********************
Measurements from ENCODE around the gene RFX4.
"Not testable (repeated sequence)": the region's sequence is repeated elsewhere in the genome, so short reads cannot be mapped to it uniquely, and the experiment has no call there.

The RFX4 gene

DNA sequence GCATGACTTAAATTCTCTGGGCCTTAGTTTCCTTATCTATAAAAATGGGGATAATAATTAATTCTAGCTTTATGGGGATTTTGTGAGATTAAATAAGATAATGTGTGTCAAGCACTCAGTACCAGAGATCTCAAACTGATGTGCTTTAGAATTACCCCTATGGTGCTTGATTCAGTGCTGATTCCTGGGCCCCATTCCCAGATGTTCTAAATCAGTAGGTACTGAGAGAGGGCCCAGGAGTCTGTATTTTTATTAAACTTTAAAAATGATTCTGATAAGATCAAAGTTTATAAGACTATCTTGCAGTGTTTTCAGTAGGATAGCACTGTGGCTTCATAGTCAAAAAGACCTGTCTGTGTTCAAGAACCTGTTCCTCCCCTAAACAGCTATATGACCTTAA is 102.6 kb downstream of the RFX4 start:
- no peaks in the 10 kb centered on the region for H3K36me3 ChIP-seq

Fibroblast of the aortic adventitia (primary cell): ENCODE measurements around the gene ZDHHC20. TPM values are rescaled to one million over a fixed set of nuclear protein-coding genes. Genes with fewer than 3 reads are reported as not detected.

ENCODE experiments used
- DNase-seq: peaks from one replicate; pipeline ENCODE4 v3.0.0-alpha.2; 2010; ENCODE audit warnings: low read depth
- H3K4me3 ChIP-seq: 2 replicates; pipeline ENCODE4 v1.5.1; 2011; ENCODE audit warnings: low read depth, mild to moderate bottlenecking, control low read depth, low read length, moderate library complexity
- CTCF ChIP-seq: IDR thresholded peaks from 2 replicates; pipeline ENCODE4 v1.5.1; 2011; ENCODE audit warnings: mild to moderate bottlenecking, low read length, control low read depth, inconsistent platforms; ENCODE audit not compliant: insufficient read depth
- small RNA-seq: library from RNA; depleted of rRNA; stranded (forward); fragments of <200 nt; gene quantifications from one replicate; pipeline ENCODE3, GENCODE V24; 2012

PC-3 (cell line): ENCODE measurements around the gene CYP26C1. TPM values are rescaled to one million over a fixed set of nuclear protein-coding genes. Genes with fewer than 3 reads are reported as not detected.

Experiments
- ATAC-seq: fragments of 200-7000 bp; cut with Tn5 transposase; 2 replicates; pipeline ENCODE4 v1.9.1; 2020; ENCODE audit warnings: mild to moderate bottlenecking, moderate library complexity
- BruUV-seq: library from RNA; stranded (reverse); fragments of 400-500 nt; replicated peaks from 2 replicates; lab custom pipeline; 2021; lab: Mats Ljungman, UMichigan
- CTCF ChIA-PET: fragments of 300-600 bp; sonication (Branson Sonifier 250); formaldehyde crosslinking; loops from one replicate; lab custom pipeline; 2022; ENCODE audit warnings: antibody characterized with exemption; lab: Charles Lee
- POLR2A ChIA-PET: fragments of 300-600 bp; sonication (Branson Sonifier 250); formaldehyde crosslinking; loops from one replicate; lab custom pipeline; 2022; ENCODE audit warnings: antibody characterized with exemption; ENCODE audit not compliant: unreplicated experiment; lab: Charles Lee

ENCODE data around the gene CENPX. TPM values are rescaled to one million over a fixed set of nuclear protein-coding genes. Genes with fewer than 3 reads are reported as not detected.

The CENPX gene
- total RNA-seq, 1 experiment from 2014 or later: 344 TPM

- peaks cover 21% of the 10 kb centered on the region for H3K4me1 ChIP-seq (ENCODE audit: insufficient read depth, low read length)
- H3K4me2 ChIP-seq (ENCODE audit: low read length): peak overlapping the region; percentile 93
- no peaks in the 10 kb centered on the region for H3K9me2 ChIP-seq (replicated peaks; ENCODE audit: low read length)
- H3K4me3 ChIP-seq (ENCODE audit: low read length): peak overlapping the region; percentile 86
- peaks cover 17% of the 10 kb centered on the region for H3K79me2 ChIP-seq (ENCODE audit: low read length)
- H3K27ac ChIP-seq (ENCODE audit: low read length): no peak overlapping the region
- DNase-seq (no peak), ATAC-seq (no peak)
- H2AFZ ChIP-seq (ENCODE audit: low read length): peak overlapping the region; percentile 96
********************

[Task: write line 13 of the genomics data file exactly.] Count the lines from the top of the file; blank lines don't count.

Experiments